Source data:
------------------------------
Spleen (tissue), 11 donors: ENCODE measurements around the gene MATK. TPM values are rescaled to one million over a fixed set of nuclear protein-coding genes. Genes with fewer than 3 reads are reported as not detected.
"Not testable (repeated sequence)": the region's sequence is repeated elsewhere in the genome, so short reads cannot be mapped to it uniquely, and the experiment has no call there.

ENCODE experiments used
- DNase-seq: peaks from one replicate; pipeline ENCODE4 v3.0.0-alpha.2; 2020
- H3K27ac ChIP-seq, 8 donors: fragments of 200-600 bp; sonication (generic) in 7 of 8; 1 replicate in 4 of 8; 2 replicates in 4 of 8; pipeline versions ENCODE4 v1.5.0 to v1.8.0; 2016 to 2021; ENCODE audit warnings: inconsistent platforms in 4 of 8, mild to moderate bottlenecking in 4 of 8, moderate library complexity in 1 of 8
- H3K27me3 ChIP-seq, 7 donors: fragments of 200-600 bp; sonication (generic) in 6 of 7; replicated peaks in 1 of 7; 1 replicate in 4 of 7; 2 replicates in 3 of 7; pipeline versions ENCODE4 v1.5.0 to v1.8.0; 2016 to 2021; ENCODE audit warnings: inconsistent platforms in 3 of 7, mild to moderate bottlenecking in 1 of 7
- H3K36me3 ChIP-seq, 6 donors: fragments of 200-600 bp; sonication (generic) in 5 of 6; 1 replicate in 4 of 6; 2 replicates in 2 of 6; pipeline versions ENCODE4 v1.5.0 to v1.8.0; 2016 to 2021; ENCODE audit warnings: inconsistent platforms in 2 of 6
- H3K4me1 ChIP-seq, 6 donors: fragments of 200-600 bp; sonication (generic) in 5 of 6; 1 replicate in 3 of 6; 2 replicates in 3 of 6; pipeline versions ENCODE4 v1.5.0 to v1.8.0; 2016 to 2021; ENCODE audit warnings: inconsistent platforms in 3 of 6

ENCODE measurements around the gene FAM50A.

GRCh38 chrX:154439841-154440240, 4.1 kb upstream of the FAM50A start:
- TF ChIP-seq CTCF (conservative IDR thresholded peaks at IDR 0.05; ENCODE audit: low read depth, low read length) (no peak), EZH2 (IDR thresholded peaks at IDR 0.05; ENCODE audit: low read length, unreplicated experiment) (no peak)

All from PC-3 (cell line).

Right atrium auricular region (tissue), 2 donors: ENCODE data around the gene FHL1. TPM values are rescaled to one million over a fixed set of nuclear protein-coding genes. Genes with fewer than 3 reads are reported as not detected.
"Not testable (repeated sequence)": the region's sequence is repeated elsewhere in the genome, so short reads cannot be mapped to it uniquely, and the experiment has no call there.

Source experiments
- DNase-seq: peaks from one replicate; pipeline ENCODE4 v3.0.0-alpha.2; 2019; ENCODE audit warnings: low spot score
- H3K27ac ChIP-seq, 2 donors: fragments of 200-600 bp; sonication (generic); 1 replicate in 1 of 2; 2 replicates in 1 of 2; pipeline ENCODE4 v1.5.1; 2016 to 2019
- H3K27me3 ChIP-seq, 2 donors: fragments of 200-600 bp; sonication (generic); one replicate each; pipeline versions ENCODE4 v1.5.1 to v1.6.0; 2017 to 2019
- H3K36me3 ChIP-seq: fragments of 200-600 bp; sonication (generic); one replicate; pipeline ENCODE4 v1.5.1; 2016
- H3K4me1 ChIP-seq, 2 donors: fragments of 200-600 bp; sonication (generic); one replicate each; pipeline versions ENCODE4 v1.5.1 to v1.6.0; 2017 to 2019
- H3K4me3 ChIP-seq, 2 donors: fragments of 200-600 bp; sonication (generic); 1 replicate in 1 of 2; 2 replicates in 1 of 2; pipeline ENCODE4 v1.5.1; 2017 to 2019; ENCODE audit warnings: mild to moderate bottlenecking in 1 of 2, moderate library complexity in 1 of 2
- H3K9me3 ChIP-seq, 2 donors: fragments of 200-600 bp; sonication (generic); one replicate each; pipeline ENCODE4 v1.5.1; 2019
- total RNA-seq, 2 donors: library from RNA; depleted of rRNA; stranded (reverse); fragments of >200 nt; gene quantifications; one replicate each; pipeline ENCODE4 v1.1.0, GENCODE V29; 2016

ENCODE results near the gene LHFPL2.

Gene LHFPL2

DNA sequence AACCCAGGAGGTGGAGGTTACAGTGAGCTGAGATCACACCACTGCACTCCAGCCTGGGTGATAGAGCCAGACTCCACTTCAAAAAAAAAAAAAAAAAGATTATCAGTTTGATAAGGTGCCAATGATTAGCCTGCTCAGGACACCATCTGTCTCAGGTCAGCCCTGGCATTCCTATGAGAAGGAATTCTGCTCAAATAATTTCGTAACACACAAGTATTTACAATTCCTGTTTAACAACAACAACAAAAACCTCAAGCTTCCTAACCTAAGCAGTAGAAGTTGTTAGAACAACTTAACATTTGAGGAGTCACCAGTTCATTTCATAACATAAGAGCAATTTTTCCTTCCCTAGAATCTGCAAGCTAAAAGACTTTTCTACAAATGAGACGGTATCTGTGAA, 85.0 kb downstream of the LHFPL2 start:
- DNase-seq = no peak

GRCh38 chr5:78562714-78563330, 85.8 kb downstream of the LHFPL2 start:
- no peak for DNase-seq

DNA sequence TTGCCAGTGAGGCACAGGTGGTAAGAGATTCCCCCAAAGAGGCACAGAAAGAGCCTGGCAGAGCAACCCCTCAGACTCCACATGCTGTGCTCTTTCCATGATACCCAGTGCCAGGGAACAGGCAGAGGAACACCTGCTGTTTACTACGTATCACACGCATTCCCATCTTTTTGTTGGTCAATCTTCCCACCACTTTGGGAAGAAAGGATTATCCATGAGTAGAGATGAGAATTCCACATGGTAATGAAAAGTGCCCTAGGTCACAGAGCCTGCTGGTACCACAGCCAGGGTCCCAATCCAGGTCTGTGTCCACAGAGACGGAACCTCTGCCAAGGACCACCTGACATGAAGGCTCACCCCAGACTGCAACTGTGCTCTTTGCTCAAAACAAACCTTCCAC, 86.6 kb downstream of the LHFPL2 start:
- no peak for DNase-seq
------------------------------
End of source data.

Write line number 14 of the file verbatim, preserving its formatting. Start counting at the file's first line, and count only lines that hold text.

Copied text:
"Not testable (repeated sequence)": the region's sequence is repeated elsewhere in the genome, so short reads cannot be mapped to it uniquely, and the experiment has no call there.